By Capt. CARLIN RILEY
By Capt. CARLIN RILEY
Water/ice rescue tips for starting up a program for your coverage area
Water and ice – every fire department has them but can you protect your citizens against their dangers? Can you afford to enter this world of specialty rescues or can you afford not to? These are questions most departments, especially smaller, rural departments are asking these days. How can we protect our citizens and maintain a reasonable budget? It is definitely more of a money game today than it used to be. We can't just go out and buy it, or make like in the old days. Liability has all of us moving very cautiously.
Perhaps we should ask the question, "If we don't do it, then who will?" This question brings another issue to light. I have seen paramedics and police agencies in North America picking up on some of the more traditional tasks of the fire department. More recently I have seen a few of these agencies training in areas that are already provided by the fire service. Don't get me wrong, I think this is a great thing, as the more trained responders out there the better, but what about a little job preservation? If we don't do it, someone else will!
So how do we do it? It can be as simple as buying a few throw bags and carabineers per year and outfitting your engine with a couple of PFDs. When entering the world of specialty rescues it does not have to be as complicated and expensive as it is made out to be. Even the larger rescue squads started out with a couple of smaller pieces of equipment, picking up some courses along the way.
Cross utilization of equipment
One factor that may help at budget time is the fact that most fire service equipment can be cross-utilized. You can use 65mm (2-1/2") hoseline as a water/ice reach tool – just add end caps and some air and it works great! Most departments carry rope. You can add a few carabineers, a life ring and a PFD and integrate the use of a simple or vector cinch; now you have a (limited) water/ice rescue squad, except for the necessary training. When it comes time for training it too can be utilized in several aspects, including other specialty areas. But this is not an area to skimp on – make sure the training you provide for your fire fighters adheres to the standards demanded by your provincial authority. Otherwise, that old liability dragon will raise its head and try to burn you.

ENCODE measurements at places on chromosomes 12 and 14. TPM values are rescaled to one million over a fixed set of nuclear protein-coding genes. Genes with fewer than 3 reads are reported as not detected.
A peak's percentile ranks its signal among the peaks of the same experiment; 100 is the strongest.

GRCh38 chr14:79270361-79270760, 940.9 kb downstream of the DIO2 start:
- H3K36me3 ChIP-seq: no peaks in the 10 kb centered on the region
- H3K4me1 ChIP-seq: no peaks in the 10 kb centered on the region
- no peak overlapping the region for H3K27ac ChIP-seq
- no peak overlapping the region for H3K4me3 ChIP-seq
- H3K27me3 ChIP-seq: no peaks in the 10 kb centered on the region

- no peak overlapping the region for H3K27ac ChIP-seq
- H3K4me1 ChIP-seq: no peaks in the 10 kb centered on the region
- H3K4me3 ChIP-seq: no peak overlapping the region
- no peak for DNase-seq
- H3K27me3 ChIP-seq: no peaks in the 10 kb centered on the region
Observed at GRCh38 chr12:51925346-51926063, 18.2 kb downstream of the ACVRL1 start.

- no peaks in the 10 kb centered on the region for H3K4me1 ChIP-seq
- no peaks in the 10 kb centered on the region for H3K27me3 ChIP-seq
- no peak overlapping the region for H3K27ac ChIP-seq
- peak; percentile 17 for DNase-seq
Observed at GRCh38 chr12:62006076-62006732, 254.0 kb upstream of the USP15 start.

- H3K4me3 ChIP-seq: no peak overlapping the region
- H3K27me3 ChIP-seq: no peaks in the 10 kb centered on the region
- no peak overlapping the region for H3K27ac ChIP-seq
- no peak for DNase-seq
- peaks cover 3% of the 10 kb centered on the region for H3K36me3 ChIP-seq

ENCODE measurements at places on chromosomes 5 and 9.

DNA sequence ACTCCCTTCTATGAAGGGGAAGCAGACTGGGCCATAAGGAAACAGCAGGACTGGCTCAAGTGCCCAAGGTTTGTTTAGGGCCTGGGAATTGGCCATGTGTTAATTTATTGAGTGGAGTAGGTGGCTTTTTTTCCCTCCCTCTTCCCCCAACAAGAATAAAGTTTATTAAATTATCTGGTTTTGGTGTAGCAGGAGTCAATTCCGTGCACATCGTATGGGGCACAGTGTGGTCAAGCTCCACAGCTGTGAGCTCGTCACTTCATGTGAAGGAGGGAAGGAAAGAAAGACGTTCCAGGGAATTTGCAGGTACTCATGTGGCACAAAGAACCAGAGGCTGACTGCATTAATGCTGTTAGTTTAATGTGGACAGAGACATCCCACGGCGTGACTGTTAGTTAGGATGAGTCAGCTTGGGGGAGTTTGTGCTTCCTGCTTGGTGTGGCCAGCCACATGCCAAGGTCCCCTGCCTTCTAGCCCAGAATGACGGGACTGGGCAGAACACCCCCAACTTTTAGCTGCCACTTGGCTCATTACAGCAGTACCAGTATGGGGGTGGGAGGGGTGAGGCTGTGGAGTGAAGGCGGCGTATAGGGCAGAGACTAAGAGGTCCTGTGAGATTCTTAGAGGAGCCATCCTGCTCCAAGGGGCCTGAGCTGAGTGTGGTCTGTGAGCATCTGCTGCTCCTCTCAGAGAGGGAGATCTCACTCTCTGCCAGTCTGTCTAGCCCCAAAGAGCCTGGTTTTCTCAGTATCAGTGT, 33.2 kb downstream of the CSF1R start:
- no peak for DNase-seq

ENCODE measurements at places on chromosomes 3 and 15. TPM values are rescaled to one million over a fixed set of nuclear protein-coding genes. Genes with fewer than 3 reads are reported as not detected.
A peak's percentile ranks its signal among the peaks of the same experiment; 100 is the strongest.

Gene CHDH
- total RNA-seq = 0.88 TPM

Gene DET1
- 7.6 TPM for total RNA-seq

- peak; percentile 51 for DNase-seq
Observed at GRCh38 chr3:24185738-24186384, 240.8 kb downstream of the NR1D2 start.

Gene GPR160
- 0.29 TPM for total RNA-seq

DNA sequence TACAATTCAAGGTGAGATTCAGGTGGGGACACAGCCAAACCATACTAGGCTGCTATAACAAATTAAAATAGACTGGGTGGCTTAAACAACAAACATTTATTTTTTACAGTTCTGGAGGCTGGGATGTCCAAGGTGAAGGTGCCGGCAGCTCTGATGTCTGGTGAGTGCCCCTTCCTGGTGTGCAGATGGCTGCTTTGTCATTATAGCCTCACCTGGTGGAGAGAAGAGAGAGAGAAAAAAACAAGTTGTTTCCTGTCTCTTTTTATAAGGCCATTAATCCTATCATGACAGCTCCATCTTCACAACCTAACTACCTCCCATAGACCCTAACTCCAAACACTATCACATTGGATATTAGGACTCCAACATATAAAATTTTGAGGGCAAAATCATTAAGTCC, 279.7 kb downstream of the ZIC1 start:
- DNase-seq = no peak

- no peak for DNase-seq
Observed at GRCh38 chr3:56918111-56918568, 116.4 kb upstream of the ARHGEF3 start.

A quick needs assessment of your jurisdiction should assist you in determining the response requirements for the water exposures in your area. Of course if you are on a lake or have a major river system running through your area it is only a matter of time before these hazards are addressed and I hope it is not through the auspices of a coroner's inquest.
The water/ice protocols are usually "talk-reach-throw-row-go" in that order and if your risk assessment determines that you will not go past throw, then so be it! If this is the case, ensure that your crews are the best at throwing! This holds true for all agencies large or small. If you are a small department that only means that you have 20 less throw-bags than your larger neighbour, not that you are 20 times less effective.
How to start
So, you ask, how should you start? Start small, perform an educated risk assessment of your jurisdiction, investigate your options, consult training companies and through your assessment determine the level of service you will provide.
Start small: Avoid thinking that you require all of the neatest and newest equipment on the market and the need to train to technician level in the first week. It is better to start off with a base level of knowledge and build on it as it helps with retention of skills and knowledge.
Time is also a major issue especially in smaller departments where you may carry the load of responder, inspector and educator. Your days or meetings cannot be consumed with one area of training. Consider the future and send a few fire fighters for technician level training with the intention that they will be your key people and trainers. This will save hundreds, even thousands, of dollars and increase the level of service in your community.
Perform an educated risk assessment: This sounds complicated, like it should be left to a consultant, but it doesn't have to be. Simply look at the water hazards, ponds, streams, swimming pools, lakes, golf courses included, check out past calls, if any, and come up with a plan that deals with the possible hazards while considering your projected level of capability.
Investigate your options: Take some time to look into your options; use the Internet as it is a wealth of free information. Consult other agencies comparable to your own. Use credible sources and training companies to formulate a plan that will train your crew to the level you determine. Most people have e-mail these days so ask the experts, advice is free.
The end result of a simple program like this will exponentially increase the awareness of your fire fighters. If at the end of the day you decide to provide water/ice rescue service to the awareness level, everyone wins! Once you have implemented your program, you will have achieved in implementing a better service for your customers. Fire fighters are loved by all because we take actions like this, we go that extra step to provide these services where they are not offered, we spend our weekends taking courses, yes, because we enjoy it but in the long run it is for those that we serve. If you want to hang the sign out that says "We Are Open For Business" then hopefully these steps will aid you through the process of water/ice rescue.